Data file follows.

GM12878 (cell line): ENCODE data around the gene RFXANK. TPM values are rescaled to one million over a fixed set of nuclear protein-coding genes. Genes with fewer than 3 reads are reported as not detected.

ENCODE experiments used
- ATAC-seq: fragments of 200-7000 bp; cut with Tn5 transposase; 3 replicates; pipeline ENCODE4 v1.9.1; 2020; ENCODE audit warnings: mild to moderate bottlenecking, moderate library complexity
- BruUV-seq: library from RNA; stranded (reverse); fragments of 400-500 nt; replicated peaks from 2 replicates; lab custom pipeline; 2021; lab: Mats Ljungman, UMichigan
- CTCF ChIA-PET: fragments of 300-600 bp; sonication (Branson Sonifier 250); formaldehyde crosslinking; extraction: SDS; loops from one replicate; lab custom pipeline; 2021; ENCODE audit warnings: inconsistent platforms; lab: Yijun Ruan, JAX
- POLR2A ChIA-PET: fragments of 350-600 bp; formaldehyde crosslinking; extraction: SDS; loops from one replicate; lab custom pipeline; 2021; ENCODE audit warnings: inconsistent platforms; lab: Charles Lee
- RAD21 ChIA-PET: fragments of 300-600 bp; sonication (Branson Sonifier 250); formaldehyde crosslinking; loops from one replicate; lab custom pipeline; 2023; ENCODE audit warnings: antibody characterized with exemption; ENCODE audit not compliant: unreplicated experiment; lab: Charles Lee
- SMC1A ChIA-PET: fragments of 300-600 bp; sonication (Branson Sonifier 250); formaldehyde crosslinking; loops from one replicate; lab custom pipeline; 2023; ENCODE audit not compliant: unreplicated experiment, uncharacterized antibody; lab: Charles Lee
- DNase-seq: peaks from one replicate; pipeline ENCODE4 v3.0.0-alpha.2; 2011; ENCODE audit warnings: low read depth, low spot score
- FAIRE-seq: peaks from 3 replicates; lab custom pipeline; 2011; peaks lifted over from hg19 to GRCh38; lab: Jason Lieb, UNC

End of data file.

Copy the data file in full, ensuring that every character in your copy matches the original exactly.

GM12878 (cell line): ENCODE data around the gene RFXANK. TPM values are rescaled to one million over a fixed set of nuclear protein-coding genes. Genes with fewer than 3 reads are reported as not detected.

ENCODE experiments used
- ATAC-seq: fragments of 200-7000 bp; cut with Tn5 transposase; 3 replicates; pipeline ENCODE4 v1.9.1; 2020; ENCODE audit warnings: mild to moderate bottlenecking, moderate library complexity
- BruUV-seq: library from RNA; stranded (reverse); fragments of 400-500 nt; replicated peaks from 2 replicates; lab custom pipeline; 2021; lab: Mats Ljungman, UMichigan
- CTCF ChIA-PET: fragments of 300-600 bp; sonication (Branson Sonifier 250); formaldehyde crosslinking; extraction: SDS; loops from one replicate; lab custom pipeline; 2021; ENCODE audit warnings: inconsistent platforms; lab: Yijun Ruan, JAX
- POLR2A ChIA-PET: fragments of 350-600 bp; formaldehyde crosslinking; extraction: SDS; loops from one replicate; lab custom pipeline; 2021; ENCODE audit warnings: inconsistent platforms; lab: Charles Lee
- RAD21 ChIA-PET: fragments of 300-600 bp; sonication (Branson Sonifier 250); formaldehyde crosslinking; loops from one replicate; lab custom pipeline; 2023; ENCODE audit warnings: antibody characterized with exemption; ENCODE audit not compliant: unreplicated experiment; lab: Charles Lee
- SMC1A ChIA-PET: fragments of 300-600 bp; sonication (Branson Sonifier 250); formaldehyde crosslinking; loops from one replicate; lab custom pipeline; 2023; ENCODE audit not compliant: unreplicated experiment, uncharacterized antibody; lab: Charles Lee
- DNase-seq: peaks from one replicate; pipeline ENCODE4 v3.0.0-alpha.2; 2011; ENCODE audit warnings: low read depth, low spot score
- FAIRE-seq: peaks from 3 replicates; lab custom pipeline; 2011; peaks lifted over from hg19 to GRCh38; lab: Jason Lieb, UNC